While the success of Terumo, Japan’s leading medical device manufacturer, is measured on its financial returns – net sales for fiscal year 2013 were JPY467.4 billion – Nakao has very different KPIs in mind for Art Base Momoshima. The first is that Momoshima becomes renowned for its contemporary art, and attracts visitors from around the world. “If one day people from overseas come to Haneda airport and don’t stop in Tokyo but come straight to Onomichi and get a boat to Momoshima, and also acquire some of the pieces there, we will have achieved a goal.” His second aim attempts to address Japan’s low birth-rate, “We would like to see some new babies from the staff working on the project! With Terumo, of course it is about the ROI but also, even then, what we do with medical devices is for the work of medical professionals and serves patients at the end of the day.”

In a lively Q&A, Nakao explained that while the island had not so far seen any strong economic changes as a result of the project, there has been an impact on the community, which just like the rest of Japan, is ageing rapidly.

The vast majority of the island’s 550 residents are elderly. “A marginal community is one where 50% of the population is over 65 years old, so this community is very very marginal. At 65 you are still young.”

Nakao said the project hadn’t directly set out to rejuvenate the island, but the residents were very curious about the project.  Asked about the impact he said: “Really there’s been nothing negative. They don’t understand contemporary art because they haven’t had the opportunity, but they are pleased about the increased traffic. They see many people come and it’s exciting for them. The artists and the staff members are doing very well with communicating with islanders and they drink together and do karaoke together.”

There are other considerations for the marginal community: “Given the age of the residents, probably almost once every month there is a funeral. We go to the funeral, we are not relatives but we show up and they appreciate it.”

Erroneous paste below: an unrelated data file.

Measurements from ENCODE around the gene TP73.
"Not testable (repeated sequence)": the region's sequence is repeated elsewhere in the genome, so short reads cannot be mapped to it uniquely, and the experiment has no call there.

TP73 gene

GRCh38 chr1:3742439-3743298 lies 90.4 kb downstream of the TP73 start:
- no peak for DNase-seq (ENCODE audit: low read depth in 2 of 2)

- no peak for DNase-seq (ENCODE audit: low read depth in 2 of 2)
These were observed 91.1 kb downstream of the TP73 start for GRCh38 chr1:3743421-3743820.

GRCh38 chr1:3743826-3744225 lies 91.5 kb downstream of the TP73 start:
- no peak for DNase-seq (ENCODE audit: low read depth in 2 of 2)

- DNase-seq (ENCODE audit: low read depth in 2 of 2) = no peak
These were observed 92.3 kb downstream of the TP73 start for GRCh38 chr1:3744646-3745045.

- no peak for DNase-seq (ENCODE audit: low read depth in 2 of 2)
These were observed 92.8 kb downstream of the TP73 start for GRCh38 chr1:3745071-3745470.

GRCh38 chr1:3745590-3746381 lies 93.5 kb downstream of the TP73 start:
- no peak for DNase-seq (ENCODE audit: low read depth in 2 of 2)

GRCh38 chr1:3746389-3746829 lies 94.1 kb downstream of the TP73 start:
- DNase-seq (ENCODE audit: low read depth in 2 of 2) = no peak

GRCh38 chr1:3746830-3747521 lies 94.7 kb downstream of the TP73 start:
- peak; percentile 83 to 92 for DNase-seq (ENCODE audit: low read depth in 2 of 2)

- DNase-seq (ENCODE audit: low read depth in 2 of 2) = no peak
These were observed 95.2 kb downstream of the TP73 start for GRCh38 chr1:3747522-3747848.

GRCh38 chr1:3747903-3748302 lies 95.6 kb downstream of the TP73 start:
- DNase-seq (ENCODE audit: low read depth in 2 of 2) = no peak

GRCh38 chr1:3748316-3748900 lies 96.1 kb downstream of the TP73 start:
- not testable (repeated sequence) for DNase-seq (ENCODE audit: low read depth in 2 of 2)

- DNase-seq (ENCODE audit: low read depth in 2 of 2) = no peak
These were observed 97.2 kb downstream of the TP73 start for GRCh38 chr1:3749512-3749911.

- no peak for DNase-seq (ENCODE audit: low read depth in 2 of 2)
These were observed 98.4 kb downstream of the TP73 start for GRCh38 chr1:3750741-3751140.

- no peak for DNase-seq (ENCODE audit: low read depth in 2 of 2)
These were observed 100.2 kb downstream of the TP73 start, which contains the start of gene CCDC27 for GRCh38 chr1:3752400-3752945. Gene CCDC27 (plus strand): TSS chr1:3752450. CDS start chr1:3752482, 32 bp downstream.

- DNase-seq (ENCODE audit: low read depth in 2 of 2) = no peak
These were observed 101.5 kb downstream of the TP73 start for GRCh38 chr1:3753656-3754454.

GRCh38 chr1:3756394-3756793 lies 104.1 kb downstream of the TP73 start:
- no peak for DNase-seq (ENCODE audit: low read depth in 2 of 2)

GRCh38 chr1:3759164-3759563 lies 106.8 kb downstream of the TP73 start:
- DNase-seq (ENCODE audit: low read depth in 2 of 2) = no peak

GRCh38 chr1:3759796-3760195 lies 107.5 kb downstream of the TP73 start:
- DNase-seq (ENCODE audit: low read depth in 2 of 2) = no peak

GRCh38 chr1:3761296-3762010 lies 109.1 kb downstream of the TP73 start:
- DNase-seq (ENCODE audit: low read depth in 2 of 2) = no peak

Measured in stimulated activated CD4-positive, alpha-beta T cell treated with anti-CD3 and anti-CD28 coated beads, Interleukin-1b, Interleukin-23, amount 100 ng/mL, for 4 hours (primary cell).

Nakao pondered, “So the for the economy, no big impact yet, but the people like it.  I guess we hope that maybe in 3-5 years it will bring something good for the economy and many people will come.”

Some Momoshima pieces have been bought by art collectors and galleries, and the project is supported by a gallery which presents works to buyers in Shanghai and Hong Kong on its behalf. Still, Nakao admitted, “The life of this project is unstable, sometimes we have money but sometimes we don’t.”

Nakao stressed that his work for Momoshima was not related to his work at Terumo, which employs 19,000 people, but he hoped that the company would be able to support contemporary artists who were struggling financially. “I keep these interests very separate, but having said that some of the contemporary artists in Japan are not that rich – they are poor young artists. We could set up a foundation at the company, so I’m trying to do that. In Japan there is lots of government officialdom to deal with, but I hope it’s going to go through.”

Finances aside, Nakao said he also faced a challenge in finding young people willing to live in an isolated place with no nightlife while working and volunteering for the project. “We have young men and women coming, but actually we have a problem with young guys leaving because they don’t like the bugs. We interview them but after a few days they say they want to leave because of the island bugs!”